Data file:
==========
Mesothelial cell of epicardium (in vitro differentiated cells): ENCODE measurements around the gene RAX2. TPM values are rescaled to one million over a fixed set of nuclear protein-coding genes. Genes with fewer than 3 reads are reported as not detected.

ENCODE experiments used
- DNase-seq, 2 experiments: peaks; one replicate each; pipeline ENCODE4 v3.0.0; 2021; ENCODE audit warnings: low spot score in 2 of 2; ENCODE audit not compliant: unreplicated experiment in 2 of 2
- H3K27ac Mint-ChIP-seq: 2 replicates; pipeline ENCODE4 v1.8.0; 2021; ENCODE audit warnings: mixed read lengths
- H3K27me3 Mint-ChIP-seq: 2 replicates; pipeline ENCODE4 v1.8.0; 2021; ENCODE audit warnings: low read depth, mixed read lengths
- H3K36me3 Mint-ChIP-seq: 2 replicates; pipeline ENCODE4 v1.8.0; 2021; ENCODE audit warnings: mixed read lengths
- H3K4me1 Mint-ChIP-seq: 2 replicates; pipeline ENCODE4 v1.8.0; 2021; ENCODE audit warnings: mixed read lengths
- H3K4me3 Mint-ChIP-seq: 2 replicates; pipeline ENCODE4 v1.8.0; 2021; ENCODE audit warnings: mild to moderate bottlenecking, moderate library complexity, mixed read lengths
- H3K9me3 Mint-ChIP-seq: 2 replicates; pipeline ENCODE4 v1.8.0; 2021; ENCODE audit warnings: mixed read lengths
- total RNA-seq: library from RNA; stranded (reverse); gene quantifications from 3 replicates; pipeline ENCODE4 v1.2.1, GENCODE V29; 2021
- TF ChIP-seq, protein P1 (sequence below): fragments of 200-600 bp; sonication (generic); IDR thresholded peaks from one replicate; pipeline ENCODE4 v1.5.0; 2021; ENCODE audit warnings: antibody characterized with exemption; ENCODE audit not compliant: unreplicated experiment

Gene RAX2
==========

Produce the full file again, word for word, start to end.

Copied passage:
Mesothelial cell of epicardium (in vitro differentiated cells): ENCODE measurements around the gene RAX2. TPM values are rescaled to one million over a fixed set of nuclear protein-coding genes. Genes with fewer than 3 reads are reported as not detected.

ENCODE experiments used
- DNase-seq, 2 experiments: peaks; one replicate each; pipeline ENCODE4 v3.0.0; 2021; ENCODE audit warnings: low spot score in 2 of 2; ENCODE audit not compliant: unreplicated experiment in 2 of 2
- H3K27ac Mint-ChIP-seq: 2 replicates; pipeline ENCODE4 v1.8.0; 2021; ENCODE audit warnings: mixed read lengths
- H3K27me3 Mint-ChIP-seq: 2 replicates; pipeline ENCODE4 v1.8.0; 2021; ENCODE audit warnings: low read depth, mixed read lengths
- H3K36me3 Mint-ChIP-seq: 2 replicates; pipeline ENCODE4 v1.8.0; 2021; ENCODE audit warnings: mixed read lengths
- H3K4me1 Mint-ChIP-seq: 2 replicates; pipeline ENCODE4 v1.8.0; 2021; ENCODE audit warnings: mixed read lengths
- H3K4me3 Mint-ChIP-seq: 2 replicates; pipeline ENCODE4 v1.8.0; 2021; ENCODE audit warnings: mild to moderate bottlenecking, moderate library complexity, mixed read lengths
- H3K9me3 Mint-ChIP-seq: 2 replicates; pipeline ENCODE4 v1.8.0; 2021; ENCODE audit warnings: mixed read lengths
- total RNA-seq: library from RNA; stranded (reverse); gene quantifications from 3 replicates; pipeline ENCODE4 v1.2.1, GENCODE V29; 2021
- TF ChIP-seq, protein P1 (sequence below): fragments of 200-600 bp; sonication (generic); IDR thresholded peaks from one replicate; pipeline ENCODE4 v1.5.0; 2021; ENCODE audit warnings: antibody characterized with exemption; ENCODE audit not compliant: unreplicated experiment

Gene RAX2